Ranjona Banerji: Worse than Big Brother

14 Sep,2021

Ranjona BanerjiBy Ranjona Banerji


The investigation into Pegasus spyware being used to target journalists, activists, corporates, politicians in countries around the world broke two months ago. This spyware is sold to governments by the Israeli company NSO to track terrorists.


After all the anger and outrage around the world and various nations instituting inquiries into this illegal snooping, the Government of India huffed and hawed and deflected and discombobulated. The Supreme Court of India then asked the Government of India to explain why it was using military spyware to snoop on ordinary citizens.


Before we go further, as a reminder, here’s what well-known journalist Swati Chaturvedi told Time  magazine about her name being on the list of targets: “For me, the most worrying thing was my sources and my family. For three days, I was literally getting chills. Having a thick skin and doing investigative reporting is one thing. But this is worse than Big Brother. It sends a message of total intimidation: Don’t report. Don’t tell the truth. Because we are watching you, and we can be very aggressive and very nasty to you.”



The Wire.in was part of the consortium of media houses which broke the story. Here it lists some of those targeted by the Government of India:



Unfortunately, as we know, the relationship between the government and democracy and within the media itself is very badly fractured. With large chunks of the mainstream media acting as government and/or BJP mouthpieces, to look for support and solidarity is difficult.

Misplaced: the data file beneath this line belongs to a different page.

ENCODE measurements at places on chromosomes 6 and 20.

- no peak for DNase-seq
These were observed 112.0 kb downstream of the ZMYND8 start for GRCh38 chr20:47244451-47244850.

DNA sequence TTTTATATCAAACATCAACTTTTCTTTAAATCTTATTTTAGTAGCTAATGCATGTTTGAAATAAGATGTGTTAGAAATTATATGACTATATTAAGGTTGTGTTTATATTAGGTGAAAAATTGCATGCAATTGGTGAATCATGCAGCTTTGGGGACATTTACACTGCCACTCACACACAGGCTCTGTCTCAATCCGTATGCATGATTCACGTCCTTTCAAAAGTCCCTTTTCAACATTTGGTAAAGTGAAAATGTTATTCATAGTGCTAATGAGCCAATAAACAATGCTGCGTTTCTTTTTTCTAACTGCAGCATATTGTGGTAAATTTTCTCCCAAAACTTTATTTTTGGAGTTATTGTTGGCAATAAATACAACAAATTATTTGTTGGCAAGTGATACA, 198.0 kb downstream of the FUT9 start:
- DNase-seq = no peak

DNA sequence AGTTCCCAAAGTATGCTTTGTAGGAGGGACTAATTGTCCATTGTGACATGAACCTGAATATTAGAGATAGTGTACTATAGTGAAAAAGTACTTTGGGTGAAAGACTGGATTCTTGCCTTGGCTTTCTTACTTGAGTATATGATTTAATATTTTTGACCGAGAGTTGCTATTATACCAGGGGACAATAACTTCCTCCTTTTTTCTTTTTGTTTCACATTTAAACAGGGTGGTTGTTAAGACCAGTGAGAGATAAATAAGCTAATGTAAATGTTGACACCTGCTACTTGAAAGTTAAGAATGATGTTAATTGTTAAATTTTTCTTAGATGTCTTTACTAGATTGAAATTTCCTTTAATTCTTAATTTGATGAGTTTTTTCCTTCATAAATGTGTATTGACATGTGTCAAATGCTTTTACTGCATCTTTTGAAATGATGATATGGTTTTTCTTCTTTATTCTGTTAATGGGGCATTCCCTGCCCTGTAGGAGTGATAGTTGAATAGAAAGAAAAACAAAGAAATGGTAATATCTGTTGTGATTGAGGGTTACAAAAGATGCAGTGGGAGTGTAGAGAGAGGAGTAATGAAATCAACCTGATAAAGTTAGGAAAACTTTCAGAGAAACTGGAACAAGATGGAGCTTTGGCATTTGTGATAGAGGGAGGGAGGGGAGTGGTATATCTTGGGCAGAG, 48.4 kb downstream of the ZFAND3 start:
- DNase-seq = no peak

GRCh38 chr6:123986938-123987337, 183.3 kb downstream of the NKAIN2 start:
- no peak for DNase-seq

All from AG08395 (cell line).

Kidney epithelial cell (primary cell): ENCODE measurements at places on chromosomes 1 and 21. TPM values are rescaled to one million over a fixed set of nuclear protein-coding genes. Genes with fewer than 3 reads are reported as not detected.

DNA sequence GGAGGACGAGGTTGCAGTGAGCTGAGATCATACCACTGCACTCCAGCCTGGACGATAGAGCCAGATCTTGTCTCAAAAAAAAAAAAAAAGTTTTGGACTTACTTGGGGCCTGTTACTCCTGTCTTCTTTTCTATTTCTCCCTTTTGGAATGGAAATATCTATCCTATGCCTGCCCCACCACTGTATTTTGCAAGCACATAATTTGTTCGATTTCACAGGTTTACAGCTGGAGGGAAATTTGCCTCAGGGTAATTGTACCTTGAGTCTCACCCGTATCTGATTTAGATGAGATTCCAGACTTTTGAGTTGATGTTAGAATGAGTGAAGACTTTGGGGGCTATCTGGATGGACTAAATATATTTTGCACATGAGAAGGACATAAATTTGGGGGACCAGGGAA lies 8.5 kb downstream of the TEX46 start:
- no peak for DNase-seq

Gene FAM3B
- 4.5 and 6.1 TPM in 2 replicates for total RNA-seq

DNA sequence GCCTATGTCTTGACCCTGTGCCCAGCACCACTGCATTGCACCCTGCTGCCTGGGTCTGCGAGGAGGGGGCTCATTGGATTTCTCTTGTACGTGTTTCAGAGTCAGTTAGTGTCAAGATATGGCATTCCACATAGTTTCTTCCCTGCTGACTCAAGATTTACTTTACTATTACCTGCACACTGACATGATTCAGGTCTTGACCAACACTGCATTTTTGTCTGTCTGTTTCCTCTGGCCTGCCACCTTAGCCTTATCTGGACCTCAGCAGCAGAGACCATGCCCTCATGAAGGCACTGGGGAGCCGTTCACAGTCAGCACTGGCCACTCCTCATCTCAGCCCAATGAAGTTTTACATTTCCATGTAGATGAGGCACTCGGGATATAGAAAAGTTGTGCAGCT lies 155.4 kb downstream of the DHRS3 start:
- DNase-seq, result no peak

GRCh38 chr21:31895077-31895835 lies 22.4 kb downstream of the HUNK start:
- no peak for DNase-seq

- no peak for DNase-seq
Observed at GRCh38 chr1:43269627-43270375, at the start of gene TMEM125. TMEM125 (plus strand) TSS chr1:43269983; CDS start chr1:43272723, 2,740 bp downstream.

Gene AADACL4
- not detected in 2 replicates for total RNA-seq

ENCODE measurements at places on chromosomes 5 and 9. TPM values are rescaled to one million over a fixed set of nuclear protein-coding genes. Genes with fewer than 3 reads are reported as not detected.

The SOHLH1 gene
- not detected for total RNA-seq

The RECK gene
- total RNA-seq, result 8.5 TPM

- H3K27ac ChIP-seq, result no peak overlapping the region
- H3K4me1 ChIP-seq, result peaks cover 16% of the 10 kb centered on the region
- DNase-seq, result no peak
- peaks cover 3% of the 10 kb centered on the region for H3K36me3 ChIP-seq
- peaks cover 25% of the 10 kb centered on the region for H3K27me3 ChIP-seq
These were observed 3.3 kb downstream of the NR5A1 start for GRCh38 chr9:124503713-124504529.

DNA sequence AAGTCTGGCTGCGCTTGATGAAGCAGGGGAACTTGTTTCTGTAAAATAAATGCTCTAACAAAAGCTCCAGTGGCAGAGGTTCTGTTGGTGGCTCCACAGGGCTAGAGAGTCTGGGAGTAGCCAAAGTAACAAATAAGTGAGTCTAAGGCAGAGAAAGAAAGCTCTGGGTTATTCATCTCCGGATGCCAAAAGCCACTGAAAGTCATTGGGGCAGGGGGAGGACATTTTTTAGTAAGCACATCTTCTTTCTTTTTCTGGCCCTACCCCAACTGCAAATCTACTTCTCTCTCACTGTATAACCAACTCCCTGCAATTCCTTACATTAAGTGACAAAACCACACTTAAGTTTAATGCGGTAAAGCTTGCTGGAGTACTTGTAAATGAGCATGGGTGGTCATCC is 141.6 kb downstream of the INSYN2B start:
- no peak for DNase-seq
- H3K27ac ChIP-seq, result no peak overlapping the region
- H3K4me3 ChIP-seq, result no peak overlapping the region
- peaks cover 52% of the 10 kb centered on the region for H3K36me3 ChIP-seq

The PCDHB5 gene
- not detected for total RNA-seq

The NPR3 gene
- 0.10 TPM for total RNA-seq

The extent of the arrogance of the Government and its supreme confidence that it will get away with this – because it has gotten away with so much already – is evident in the responses of the Solicitor General Tushar Mehta to the Supreme Court. Mehta raised the bogey of “national security” which excuses everything to explain why the Government would not file an affidavit. He told the Supreme Court three-judge bench headed by Chief Justice of India NV Ramana: “We cannot let terrorists know what software is being used”.


Ramana said in response: ““No, Mr Mehta, last time we wanted an affidavit and that is why we granted you time and now you are saying this… we are going back again and again… we reiterate… we don’t want to know about national security. The issue is… we have citizens saying their phones were tapped”


The Chief Justice’s response is heartening.



However, what we have before us is the clear intent of the Government of India. When you connect Mehta’s response to the Supreme Court to the income tax “surveys” carried out on Newslaundry.com and Newsclick.in this week, where income tax officials took away the phones of editors, the pattern is clearly visible.


Intimidation, harassment and stonewalling will be used to prevent justice and to stop the media from doing its primary job: showing truth to power. Because there is no support from the supplicant media when journalists are harassed, the government and its tactics are enabled and emboldened. That brainwashed supporters feel that questioning the government is akin to the medieval notion of “treason” is one thing. That more than half the Indian media also believes that tells us how threatened our democracy really is. And why we continue to fail when it comes to global press freedom rankings.


Ranjona Banerji is a senior journalist and commentator. She writes on MxMIndia on Tuesdays and Fridays. Her views here are personal


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